The COVID-19 pandemic has had a detrimental impact on many businesses across the UK.
In total, 396,155 firms closed in 2020, according to data from the Office for National Statistics.
Around 250,000 small businesses are expected to fold this year, according to the Federation of Small Businesses.
Certain industries, such as the beauty and tourism sectors, have struggled because of difficulties in adapting to the changes coronavirus has brought.
Others have bucked the trend, however, experiencing sharp rises in demand.
Food delivery services have recorded surges in demand over the last year, with takeaway and recipe boxes seeing a record number of sales.
Pasta Evangelists, a pasta delivery company, experienced a significant rise in the number of orders it was seeing on a daily basis.
Alessandro Savelli, founder of the company, told Sky News that business “grew more than five fold” and “what was previously the weekly volumes now is daily volumes”.
The business recruited more staff and had to adapt logistically to keep up with demand.
Mr Savelli said: “We chose to never stop our production. We chose to fulfil all the orders and therefore we buckled down and executed.
“We built quite a balanced business model, ultimately, and therefore we think our product will be consumed in different ways from the same consumers even after lockdown.”
Despite challenges introduced by the coronavirus crisis, 2020 also saw the launch of a record number of start-ups.
Around 407,510 new businesses were formed during this period, and Tasty Mates, a sweets company based in Hertfordshire, is one of them.
After starting work on their business two years ago, Joe Woolf and Nick Sunshine decided to hold their official launch last autumn.
Mr Woolf told Sky News: “I left my job in January just before COVID-19 – ready to get this up and started.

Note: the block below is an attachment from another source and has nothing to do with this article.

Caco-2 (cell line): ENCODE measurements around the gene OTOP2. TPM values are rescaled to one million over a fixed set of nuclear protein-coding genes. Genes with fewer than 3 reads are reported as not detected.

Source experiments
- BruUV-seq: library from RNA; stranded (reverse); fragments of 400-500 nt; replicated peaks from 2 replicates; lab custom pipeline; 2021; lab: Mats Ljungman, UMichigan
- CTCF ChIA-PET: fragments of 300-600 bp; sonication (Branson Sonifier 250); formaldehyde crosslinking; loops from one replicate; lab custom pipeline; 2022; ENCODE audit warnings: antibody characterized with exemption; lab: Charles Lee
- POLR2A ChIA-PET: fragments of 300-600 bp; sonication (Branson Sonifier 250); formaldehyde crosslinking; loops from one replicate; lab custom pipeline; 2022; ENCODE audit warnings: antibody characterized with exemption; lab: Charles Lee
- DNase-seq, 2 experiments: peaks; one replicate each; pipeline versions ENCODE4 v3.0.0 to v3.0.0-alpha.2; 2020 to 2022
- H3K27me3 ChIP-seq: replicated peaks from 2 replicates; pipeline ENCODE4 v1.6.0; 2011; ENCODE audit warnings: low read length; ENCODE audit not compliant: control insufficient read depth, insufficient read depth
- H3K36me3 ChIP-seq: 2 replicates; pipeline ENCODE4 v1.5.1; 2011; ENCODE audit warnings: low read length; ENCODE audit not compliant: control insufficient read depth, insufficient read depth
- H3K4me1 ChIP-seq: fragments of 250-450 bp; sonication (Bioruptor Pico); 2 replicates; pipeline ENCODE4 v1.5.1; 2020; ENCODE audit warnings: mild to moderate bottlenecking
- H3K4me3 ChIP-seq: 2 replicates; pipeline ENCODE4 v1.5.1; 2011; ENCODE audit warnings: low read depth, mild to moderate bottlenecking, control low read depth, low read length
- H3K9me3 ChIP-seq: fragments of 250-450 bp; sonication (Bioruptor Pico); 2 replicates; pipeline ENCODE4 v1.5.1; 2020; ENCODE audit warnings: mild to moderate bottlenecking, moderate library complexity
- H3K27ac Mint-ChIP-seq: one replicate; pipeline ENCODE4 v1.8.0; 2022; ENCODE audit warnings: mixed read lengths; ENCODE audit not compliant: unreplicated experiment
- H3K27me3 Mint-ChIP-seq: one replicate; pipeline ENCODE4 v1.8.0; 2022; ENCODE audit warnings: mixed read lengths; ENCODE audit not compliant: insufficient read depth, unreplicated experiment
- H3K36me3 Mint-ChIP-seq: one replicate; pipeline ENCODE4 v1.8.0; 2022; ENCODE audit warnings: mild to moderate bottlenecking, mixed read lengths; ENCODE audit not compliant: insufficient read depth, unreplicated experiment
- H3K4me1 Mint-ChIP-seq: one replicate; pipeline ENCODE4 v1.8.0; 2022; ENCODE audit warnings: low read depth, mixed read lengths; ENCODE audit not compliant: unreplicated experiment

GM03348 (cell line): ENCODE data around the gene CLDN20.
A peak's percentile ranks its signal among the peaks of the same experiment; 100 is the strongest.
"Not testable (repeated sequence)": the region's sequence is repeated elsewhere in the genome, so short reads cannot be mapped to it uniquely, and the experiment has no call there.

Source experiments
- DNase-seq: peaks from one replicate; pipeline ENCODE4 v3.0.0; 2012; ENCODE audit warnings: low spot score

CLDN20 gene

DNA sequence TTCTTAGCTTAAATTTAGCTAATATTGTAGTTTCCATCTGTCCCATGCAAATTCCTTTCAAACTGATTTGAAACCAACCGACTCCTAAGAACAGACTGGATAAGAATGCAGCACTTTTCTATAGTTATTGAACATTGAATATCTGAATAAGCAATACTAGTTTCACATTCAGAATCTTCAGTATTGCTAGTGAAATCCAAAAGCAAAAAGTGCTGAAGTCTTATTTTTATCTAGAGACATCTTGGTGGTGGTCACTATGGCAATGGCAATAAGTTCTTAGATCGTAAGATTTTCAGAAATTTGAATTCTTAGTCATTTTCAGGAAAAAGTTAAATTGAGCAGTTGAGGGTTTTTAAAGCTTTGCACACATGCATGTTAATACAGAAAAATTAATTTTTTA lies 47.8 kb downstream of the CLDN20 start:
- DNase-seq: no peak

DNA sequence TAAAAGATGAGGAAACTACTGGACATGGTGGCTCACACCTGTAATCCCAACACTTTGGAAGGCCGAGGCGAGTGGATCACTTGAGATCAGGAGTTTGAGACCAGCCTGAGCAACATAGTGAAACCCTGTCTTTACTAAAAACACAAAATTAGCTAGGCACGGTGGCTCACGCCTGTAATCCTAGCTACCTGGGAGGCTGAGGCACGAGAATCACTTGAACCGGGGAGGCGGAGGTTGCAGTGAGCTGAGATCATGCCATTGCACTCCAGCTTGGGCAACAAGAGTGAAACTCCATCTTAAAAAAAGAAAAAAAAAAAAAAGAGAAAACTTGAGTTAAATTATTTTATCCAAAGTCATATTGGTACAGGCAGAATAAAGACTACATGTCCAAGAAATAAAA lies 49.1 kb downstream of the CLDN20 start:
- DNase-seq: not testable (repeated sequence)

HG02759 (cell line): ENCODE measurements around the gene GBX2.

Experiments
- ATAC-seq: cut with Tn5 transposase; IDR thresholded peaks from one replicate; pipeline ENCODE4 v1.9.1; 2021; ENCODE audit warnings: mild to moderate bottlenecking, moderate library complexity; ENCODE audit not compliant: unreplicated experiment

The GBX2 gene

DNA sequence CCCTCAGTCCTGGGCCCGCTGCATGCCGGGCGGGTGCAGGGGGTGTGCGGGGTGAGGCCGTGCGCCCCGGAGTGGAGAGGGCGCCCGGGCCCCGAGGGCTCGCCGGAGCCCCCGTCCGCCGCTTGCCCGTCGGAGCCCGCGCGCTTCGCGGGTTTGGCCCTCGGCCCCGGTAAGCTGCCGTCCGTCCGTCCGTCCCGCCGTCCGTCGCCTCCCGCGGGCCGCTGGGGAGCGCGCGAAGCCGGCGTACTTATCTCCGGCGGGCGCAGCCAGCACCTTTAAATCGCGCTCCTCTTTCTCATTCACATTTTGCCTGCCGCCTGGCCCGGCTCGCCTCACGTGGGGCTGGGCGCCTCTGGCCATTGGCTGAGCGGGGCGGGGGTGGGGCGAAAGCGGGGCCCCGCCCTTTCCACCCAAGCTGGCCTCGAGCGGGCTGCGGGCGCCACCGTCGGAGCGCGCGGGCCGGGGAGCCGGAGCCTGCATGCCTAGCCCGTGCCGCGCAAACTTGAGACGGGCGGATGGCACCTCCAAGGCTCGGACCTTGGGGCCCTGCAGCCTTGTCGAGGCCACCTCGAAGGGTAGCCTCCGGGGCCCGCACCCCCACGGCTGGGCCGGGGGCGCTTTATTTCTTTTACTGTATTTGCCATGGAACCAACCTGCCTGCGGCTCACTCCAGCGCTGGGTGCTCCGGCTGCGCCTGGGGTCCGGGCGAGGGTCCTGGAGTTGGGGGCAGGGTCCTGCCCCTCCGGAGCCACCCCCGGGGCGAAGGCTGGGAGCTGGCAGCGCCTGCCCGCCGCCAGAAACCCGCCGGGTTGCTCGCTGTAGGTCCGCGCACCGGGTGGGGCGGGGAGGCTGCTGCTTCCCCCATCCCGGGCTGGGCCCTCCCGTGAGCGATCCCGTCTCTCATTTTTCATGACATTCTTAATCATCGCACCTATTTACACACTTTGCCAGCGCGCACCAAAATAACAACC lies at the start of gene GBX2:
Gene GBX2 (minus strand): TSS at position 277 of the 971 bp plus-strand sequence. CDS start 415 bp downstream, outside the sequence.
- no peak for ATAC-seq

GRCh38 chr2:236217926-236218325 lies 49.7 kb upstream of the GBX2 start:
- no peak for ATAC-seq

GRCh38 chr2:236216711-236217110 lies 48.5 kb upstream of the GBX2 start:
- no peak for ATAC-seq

“Then (the pandemic) hit and we just carried on throughout. We didn’t let it stop us. It definitely slowed us down, but we just carried on.”
He added: “We weren’t worried about going out and socialising and seeing friends. We were just focusing on the business and growing it and we didn’t feel like we were missing out on anything else.”
Mr Sunshine said: “It gave us the time to essentially plan everything out where things may have been rushed previously.
“We just tried to utilise the time that we had to make sure we got everything as good as possible.”
Matt Smith, director of policy and research at the Centre for Entrepreneurs, told Sky News the rising number of start-ups is a trend that is likely to continue.
He said: “A lot of people have had the opportunity to consider entrepreneurship for the first time and really pursue it.
“A lot of businesses have been set up that are passion projects and that of course is a challenge of making sure that is sustainable and scalable.”
Mr Smith added: “I think there will be a record number of business closures, but that is matched and exceeded by a record number of new businesses.”
Measures to support firms were announced by the chancellor in Wednesday’s budget.
The business rates holiday has been extended to June – after which a two-thirds discount for closed businesses will be in place until the end of the year.
Restart grants of up to £6,000 will also be available for non-essential businesses, and up to £18,000 for the hospitality and personal services sector.
VAT will also remain at 5% for food and drink until September.
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